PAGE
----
U.S. fights EU on airline carbon emissions
On Wednesday, the European Union’s highest court fended off a challenge from the U.S. and established greenhouse gas emissions controls for all airlines flying anywhere in Europe. Airlines now will be required to pay or trade for gas emission allowances, beginning Jan. 1, although the first year is largely free of charge.
Could the U.S. be far behind in creating a similar cap-and-trade system? The EU fight doesn’t make it look good.
“A number of U.S. airlines and then the U.S. airline industry association [now known as Airlines for America] fought it in the European courts, which is why we had this decision [Wednesday],” said Martin Wagner, managing attorney for the International Program at Earthjustice. The group joined a coalition of environmental groups in support of the EU position at the high court in Luxembourg. India and China registered objections to the EU regs.
U.S. Secretary of State Hillary Rodham Clinton and Transportation Secretary Ray LaHood went so far as to issue a letter to the EU on the day before the ruling, threatening “appropriate action.” She did not mean compliance.
“Her letter was of somewhat suspicious timing, in that it came just before the European court was scheduled to issue its decision, and called on Europe not to issue these regulations, and essentially issued a threat of some kind of retaliatory action from the United States,” Wagner said. “Which is at least a suggestion of a lack of respect for Europe’s laws and for its court.”
Airline emissions are now estimated to contribute 3% of global carbon emissions. Half of that comes from U.S. airlines – more than five times more than the next greatest airline emitter. With growth in the airline industry, overall greenhouse gas emissions from airplanes are expected to triple by mid-century.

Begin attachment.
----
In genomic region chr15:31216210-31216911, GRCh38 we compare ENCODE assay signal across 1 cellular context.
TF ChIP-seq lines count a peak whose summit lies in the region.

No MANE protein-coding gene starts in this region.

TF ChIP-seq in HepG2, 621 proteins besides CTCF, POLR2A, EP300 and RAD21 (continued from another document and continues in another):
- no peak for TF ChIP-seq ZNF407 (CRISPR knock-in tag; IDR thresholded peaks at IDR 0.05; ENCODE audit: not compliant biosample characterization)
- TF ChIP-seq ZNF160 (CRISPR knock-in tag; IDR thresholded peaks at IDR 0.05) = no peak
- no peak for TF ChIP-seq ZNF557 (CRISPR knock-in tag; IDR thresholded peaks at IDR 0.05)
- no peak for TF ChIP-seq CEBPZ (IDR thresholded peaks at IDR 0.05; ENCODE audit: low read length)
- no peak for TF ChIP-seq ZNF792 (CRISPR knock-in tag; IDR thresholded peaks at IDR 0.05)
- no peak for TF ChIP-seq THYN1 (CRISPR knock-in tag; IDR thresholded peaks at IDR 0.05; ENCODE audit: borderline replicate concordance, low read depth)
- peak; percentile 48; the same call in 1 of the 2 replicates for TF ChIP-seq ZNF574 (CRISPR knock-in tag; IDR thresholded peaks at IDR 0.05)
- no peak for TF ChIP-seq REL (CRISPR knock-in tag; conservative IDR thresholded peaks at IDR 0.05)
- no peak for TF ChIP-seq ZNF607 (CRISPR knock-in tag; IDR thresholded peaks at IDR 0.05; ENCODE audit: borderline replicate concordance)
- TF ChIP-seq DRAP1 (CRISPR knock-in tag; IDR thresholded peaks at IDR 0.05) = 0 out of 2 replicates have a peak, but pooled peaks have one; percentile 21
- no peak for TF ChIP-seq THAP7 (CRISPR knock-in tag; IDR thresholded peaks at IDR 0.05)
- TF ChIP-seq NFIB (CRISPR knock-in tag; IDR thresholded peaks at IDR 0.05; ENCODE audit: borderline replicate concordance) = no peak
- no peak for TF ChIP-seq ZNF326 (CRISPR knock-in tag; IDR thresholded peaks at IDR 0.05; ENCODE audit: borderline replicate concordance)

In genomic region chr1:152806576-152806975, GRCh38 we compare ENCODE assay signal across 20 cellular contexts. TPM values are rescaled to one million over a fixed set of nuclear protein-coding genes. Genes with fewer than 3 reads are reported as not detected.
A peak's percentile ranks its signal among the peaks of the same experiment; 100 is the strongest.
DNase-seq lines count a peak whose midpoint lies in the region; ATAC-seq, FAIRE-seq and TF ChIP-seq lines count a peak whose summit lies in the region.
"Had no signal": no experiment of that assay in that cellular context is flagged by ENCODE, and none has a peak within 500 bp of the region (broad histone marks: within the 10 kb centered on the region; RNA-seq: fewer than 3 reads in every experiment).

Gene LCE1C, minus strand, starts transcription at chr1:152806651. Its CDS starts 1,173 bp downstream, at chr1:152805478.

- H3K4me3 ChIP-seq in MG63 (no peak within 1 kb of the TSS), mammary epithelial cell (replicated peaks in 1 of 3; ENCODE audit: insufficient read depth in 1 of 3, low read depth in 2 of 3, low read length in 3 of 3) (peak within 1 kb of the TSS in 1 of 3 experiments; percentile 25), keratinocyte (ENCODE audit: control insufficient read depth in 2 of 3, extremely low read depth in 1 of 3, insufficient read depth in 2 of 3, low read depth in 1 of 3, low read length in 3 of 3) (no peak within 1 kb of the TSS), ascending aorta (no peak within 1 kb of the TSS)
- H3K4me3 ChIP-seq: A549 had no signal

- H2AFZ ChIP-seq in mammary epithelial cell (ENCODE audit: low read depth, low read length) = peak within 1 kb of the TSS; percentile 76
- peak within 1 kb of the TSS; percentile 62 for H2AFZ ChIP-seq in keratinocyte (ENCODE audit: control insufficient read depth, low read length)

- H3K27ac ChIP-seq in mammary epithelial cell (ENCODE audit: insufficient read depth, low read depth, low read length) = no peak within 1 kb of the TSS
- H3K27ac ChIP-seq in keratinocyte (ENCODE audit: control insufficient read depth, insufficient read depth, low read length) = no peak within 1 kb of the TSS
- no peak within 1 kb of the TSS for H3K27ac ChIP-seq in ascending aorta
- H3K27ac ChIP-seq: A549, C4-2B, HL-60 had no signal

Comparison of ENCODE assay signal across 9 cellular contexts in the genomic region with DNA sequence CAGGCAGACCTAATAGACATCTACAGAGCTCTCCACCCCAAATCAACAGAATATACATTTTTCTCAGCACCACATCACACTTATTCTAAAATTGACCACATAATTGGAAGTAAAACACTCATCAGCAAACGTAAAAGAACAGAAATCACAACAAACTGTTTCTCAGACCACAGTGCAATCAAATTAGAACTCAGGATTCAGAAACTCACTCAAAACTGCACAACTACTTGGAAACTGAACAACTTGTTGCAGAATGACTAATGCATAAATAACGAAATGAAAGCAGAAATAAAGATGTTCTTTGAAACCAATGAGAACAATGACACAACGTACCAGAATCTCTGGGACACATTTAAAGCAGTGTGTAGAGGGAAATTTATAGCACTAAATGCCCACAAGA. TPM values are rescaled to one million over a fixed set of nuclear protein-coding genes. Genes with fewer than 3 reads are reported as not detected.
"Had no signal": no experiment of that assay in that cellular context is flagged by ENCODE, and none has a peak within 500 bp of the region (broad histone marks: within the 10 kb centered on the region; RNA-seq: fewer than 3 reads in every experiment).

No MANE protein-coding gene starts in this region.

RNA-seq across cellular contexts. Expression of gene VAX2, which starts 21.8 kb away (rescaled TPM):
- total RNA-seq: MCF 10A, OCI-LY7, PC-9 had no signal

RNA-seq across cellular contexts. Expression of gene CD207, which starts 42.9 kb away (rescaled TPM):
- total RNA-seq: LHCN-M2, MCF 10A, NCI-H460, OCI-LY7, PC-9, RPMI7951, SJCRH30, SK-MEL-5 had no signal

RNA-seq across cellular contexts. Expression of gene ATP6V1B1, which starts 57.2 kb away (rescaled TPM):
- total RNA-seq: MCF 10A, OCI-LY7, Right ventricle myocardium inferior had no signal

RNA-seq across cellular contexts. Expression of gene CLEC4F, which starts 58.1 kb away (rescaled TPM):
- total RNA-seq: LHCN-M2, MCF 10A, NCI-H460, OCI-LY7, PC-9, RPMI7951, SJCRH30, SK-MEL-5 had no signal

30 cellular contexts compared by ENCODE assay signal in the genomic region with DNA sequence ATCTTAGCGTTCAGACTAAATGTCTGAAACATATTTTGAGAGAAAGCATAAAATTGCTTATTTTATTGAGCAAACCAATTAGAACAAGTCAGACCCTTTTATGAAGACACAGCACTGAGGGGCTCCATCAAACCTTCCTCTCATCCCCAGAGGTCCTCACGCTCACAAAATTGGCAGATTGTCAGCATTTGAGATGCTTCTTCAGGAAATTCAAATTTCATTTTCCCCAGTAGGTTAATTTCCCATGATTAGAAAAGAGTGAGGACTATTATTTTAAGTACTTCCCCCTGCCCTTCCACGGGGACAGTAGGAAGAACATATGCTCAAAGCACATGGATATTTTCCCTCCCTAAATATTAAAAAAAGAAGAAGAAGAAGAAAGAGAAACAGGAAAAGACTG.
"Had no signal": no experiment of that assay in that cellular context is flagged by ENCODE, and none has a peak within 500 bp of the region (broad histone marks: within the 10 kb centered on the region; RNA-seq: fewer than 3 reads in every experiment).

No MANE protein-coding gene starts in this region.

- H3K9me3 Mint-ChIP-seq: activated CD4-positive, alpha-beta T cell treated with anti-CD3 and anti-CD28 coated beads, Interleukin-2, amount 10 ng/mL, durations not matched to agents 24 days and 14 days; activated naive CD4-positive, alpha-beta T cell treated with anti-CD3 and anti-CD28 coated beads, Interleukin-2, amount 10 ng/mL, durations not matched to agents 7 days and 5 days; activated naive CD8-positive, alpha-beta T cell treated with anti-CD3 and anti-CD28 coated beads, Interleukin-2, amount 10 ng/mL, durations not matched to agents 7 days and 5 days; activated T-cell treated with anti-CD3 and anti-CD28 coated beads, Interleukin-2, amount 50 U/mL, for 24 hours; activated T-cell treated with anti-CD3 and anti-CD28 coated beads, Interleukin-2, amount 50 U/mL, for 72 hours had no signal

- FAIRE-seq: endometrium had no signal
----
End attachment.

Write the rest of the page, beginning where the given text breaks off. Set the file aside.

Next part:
There are also concerns over airline emissions because they are emitted high in the atmosphere, where they contribute to cloud and contrail formation. Some scientists have estimated that the global warming effects of those emissions are much higher than the CO2 produced, just because of their altitude.
Even with millions of cars and trucks on the roads in the U.S., airlines account for 12% of transportation emissions nationwide.
“We have petitioned the U.S. EPA, calling on [it] to regulate greenhouse gas pollution from aircraft, and we’re currently having to sue them to respond to that petition because they haven’t yet,” Wagner added.
The airlines and regulators now face the sticky task of leveling the economic playing field through a global regulatory system for airlines emissions. We won’t see this anytime soon.
-- Dean Kuipers
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